Moving (or sailing) right along, after two relaxing days at sea, we have arrived in Cadiz, Spain; a brand new port for me. As is my wont, if there is an excursion that combines touring with eating or drinking a local specialty, I’m totally down! Here is the description of today’s tour from MSC:
JEREZ DE LA FRONTERA, HOME OF SHERRY WINE
Bottoms up … Jerez is the home of sherry and we will drink to your health during this fun half day outing! Enjoy a 45-minute drive to Jerez de la Frontera, a small, pretty town some 50 km from Cadiz. Visit the wine cellars and learn more about the famous Jerez sherry. Have fun spotting the signatures of celebrities that have visited the wine cellars… and keep your eyes open for the glass of wine and cheese that is on the floor for the cellar mouse! We will end the excursion with a sightseeing tour of Jerez before returning to port.
This tour was $56 per person, so again, really reasonable. We again had our tour tickets left in our cabin the evening before and as before we were to meet in the lounge to check in, then head to the busses for our tour. Also, as before, we were combined with the German tour.
We began with the drive to Jerez through some very pretty countryside and crazy cool shorelines with all of the fishing boats sitting on land due to it being low tide. The tour guide gave us plenty of history and culture along the way and did a fairly good job of mixing the languages, so everyone felt included. Cadiz was originally founded by the Phoenicians around 1100 BC and has been continuously inhabited since then. Wow.
Once we arrived at Gonzalez Byass Winery (and made the obligatory potty break) we met our winery guide. What can I say, this guy was PERFECT! He looked exactly like I would expect Tio Pepe to look (to be clear, he is not the “Tio Pepe” that inspired it all). He was funny and informative and I loved listening to him talk about the winery as he clearly loves it.
My experience with Sherry up to this point was just in cooking. I had never actually had a Sherry as a stand-alone drink, so I was excited to learn. I think we’ve established my fondness for wine, so why not learn more about it. This winery is still owned by the same family that founded it in 1835, and the original pale Tio Pepe (Uncle Joe) Sherry is still produced here. There are special little things all over the place that pay homage to the history and family. I really loved all the little nuggets of information learned on the tour. I was amused at the Sherry left for a mouse and impressed at the dust covered original tasting room.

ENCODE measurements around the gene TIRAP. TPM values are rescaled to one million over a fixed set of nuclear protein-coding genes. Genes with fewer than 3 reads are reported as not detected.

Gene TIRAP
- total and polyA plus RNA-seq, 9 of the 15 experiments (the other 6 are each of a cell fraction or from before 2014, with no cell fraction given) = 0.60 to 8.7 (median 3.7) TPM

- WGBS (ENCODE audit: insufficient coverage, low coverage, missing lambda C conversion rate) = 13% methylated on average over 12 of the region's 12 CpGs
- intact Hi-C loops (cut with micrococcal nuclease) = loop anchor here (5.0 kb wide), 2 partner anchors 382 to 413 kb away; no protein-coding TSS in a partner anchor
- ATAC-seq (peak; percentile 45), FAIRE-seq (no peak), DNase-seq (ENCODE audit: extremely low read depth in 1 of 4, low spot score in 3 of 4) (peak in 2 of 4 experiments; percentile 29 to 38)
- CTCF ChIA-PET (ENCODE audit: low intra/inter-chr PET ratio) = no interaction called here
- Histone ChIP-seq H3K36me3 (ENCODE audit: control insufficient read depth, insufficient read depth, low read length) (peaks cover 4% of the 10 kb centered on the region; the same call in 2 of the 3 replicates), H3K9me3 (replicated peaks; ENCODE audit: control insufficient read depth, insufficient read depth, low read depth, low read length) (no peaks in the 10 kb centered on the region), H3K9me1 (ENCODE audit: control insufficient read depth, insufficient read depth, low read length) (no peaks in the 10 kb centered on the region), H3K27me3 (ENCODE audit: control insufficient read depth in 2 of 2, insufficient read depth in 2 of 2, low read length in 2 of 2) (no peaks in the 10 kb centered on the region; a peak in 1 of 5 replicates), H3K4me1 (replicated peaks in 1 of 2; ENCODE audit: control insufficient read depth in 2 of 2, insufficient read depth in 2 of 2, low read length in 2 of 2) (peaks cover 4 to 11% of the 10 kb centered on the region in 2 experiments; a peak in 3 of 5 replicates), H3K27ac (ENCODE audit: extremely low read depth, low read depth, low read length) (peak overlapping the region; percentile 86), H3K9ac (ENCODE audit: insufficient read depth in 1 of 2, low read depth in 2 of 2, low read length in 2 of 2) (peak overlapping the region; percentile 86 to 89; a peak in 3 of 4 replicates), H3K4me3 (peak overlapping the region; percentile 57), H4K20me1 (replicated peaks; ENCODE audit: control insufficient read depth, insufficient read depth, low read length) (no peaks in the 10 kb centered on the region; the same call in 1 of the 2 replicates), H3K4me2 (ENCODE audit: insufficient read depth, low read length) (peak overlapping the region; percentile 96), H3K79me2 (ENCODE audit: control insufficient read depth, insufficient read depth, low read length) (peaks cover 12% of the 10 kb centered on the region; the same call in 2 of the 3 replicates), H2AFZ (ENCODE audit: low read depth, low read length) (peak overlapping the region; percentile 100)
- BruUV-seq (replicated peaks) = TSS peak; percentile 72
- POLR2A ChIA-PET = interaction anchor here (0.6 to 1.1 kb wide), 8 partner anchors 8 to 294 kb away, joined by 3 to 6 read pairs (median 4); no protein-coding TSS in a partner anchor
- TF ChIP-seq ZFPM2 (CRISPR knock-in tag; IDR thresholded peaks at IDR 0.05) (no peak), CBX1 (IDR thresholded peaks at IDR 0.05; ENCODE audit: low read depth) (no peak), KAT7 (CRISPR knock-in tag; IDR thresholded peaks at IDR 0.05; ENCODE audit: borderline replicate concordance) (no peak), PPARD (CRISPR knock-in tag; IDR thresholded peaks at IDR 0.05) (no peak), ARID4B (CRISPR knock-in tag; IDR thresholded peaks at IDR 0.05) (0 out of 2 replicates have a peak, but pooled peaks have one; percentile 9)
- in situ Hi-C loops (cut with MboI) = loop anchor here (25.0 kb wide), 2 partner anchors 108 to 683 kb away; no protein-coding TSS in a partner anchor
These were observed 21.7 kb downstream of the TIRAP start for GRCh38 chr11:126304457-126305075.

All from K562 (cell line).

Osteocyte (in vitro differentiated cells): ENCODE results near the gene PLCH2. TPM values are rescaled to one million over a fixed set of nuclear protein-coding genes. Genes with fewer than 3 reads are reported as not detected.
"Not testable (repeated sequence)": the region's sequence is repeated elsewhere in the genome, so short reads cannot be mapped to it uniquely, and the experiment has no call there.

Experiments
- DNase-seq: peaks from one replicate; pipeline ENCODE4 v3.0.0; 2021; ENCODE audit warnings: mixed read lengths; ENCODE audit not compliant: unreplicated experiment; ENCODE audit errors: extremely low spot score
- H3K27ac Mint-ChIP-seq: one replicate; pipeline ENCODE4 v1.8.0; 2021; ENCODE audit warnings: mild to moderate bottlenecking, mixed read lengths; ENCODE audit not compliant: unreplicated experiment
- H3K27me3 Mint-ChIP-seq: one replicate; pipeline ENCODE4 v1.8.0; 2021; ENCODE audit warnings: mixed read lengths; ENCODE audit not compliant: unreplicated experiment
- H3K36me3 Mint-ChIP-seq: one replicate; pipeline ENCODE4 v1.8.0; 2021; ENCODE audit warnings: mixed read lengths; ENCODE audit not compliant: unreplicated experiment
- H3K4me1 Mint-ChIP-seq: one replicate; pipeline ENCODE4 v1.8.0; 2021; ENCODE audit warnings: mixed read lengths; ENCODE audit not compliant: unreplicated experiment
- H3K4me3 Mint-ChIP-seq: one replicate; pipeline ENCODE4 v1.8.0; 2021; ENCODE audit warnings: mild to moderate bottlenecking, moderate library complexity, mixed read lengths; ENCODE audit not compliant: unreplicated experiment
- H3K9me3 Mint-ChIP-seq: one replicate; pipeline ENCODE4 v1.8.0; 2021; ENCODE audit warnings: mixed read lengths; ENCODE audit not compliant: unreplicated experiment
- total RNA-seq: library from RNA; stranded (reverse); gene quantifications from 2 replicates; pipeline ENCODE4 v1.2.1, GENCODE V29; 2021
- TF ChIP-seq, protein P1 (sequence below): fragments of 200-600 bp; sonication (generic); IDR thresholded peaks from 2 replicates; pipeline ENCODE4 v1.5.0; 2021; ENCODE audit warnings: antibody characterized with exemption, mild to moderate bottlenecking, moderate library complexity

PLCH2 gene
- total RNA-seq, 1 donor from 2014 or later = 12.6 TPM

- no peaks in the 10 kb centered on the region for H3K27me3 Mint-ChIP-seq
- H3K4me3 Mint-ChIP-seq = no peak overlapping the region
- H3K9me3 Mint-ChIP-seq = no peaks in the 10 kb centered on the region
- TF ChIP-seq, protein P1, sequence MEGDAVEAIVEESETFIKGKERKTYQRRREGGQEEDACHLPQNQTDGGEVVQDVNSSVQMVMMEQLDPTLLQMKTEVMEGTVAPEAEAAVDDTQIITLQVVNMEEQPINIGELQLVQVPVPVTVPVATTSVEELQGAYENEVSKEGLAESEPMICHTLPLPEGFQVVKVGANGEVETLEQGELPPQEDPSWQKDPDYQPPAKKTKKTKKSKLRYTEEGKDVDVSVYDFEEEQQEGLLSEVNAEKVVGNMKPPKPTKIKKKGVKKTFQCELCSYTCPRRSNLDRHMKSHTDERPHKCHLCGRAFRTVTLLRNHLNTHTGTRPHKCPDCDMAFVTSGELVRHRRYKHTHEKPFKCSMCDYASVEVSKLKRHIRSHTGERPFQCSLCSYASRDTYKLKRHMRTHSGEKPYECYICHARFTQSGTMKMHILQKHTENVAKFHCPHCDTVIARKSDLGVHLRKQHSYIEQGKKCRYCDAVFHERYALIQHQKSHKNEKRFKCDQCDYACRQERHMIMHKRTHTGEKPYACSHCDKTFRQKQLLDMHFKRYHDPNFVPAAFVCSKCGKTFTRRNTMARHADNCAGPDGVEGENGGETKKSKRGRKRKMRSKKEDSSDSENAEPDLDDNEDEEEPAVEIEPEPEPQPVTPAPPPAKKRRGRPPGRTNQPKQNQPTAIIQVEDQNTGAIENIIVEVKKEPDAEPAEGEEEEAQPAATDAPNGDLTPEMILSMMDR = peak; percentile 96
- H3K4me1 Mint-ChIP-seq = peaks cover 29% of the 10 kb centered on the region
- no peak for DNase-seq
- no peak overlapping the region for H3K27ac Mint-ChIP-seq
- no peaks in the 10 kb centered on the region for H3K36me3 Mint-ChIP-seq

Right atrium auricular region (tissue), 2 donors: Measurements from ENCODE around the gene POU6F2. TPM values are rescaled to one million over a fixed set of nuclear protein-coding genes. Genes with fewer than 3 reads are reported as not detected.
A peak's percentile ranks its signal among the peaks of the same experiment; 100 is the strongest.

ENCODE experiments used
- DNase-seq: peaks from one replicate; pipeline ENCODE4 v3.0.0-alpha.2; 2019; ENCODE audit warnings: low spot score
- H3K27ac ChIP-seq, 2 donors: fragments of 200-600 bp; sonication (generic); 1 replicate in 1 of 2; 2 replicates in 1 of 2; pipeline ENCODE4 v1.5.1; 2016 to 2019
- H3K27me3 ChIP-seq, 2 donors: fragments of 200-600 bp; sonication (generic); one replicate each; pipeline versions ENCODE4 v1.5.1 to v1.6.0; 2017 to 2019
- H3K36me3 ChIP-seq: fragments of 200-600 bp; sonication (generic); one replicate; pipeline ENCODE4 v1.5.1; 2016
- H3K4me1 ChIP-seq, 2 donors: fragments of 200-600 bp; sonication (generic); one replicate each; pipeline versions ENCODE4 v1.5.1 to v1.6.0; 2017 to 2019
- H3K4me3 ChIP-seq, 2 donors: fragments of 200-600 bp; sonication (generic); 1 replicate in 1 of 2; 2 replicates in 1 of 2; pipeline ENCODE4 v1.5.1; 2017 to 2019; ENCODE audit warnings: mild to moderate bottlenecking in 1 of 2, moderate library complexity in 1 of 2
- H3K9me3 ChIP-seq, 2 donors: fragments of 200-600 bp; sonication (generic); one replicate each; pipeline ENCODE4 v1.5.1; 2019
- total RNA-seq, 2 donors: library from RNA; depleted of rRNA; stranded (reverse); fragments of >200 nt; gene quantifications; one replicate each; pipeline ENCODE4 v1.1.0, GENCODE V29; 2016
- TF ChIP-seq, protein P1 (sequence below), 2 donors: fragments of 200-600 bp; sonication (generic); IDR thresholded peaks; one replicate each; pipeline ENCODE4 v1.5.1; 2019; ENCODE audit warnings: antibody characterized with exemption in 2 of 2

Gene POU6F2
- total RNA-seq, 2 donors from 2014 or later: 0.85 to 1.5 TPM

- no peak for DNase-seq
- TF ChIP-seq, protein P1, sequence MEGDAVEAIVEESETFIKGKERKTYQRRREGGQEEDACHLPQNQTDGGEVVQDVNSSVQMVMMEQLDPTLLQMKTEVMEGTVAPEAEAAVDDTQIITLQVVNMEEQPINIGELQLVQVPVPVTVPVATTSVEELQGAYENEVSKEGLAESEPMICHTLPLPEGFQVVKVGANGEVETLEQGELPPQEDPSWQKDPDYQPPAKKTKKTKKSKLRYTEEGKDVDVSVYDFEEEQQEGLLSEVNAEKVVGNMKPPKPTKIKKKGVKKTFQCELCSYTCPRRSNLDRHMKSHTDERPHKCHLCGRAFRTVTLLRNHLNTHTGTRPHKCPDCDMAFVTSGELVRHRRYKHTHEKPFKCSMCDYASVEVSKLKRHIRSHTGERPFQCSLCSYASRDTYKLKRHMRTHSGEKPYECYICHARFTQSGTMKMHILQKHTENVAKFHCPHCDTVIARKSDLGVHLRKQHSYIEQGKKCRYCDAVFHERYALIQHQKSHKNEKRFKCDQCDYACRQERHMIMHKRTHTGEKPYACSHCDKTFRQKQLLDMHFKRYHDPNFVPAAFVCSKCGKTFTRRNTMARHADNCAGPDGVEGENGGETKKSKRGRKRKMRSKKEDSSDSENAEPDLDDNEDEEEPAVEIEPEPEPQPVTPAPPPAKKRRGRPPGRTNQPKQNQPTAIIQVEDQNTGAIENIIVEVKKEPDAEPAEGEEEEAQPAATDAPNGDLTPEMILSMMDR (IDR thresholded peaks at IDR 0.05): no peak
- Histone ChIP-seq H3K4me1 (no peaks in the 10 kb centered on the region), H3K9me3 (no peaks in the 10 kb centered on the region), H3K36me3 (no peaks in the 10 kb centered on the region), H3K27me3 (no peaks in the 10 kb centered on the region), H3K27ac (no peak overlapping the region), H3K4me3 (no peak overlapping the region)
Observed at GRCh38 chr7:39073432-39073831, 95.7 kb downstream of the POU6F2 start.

Our tour culminated with a Sherry tasting. Three sherry’s from lightest to fullest. We started where they started, with the pale Tio Pepe. This was the closest to what I had in my head as “Sherry.” While it was leaps and bounds better than cooking sherry, it had that bite to it still. I did not like it, but since I am not one to turn down free alcohol, I was prepared to soldier on with the other two.
The next one was Alfonso. It was amber colored and smelled a bit like wet wood. This one was where I started to think that there was more to sherry than I had first assumed. It had a touch of vanilla and toasted nuts! Hey! This is pretty good! On to our third and final tasting.
Solera 1847 – deeply colored, like a good red wine without the purple, more mahogany. And the taste? WOW! This one blew my sherry preconceptions right out of the water. Figs and caramel…who doesn’t love those?!?!
Also, we purchased a charcuterie thing to go along with the tasting…actually it was just one type of ham, one type of cheese and walnuts so not sure charcuterie is an accurate description, but it was darn good and helped keep us a smidge more sober for the ride home!
After the tasting and the obligatory trip to the restroom (where they have a bunch of GIANT Tio Pepe bottles decorated by different artists!), we ended our tour in the shop. Let me tell you, this shop is awesome! There was so much I wanted to get, until I remembered I would have to get it in my luggage and home (that turned out to be a whole ‘nuther story, we can talk about that later). I settled on a small six bottle sampler in a tin case and a Tio Pepe car decal.
Our ride back to the ship was smooth and relaxing and soon enough we were back on board and ready for our evening. Our dinner tonight was in the Main Dining Room and we had reservations to see “Come Il Mare” the abridged version on La Boheme. I will give you all of my thoughts on food and shows in a later post. Up next: Lisbon, Portugal (and why I can’t figure out what time it is!)